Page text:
A recent article in Latino Fox News decries the “serious” crime situation in the island:
Puerto Rico . . . suffers from an astronomic violent crime rate; the U.S. territory registered 13 murders in the first five days of 2014 – four of them occurring during a single night.
Thirteen murders in five days constitute an verage 2.6 murders per day. However, this figure is not as ominous when compared with cities in the U.S. such as Detroit:
Six people have been killed and nine shot during a 24-hour period in [Detroit]. This round of violence began early Thursday morning and extended into Friday.
Six murdered persons in one night is double an average of 2.6 murders in one day. This Puerto Rican figure probably pertains to the San Juan area (Fox Latino doesn’t specify), an urban enclave with high poverty and substantial drug traffic, not unlike in Detroit, which foment violence.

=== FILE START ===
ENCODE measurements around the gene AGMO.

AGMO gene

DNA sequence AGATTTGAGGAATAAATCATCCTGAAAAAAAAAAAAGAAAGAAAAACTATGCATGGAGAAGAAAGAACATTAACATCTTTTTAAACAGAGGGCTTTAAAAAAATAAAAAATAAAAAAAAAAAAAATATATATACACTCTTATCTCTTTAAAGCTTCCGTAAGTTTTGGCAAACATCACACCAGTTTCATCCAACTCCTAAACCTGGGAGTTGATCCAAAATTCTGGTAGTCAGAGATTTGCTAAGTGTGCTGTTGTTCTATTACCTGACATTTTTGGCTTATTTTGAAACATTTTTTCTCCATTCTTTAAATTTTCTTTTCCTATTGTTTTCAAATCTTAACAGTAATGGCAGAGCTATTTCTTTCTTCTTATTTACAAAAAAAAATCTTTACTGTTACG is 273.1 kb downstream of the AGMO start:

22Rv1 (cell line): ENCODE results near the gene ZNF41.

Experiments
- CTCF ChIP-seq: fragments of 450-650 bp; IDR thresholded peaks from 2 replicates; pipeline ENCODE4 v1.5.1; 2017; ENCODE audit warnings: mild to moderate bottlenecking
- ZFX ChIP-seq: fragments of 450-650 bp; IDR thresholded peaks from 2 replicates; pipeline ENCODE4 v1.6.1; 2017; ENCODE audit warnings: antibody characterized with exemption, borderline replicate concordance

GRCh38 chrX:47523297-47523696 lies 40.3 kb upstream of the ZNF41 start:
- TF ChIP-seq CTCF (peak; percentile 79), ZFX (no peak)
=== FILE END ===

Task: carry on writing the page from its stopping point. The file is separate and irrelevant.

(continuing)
What the Fox article fails to mention is that in Puerto Rico there have not been any incidents when a deranged (and usually white male) individual invaded a school and killed innocent children, as has periodically been the case in the mainland United States.
There is more to death by firearm than simple numbers: the wanton nature of the crime — and who the perpetrators are — must also be taken into consideration.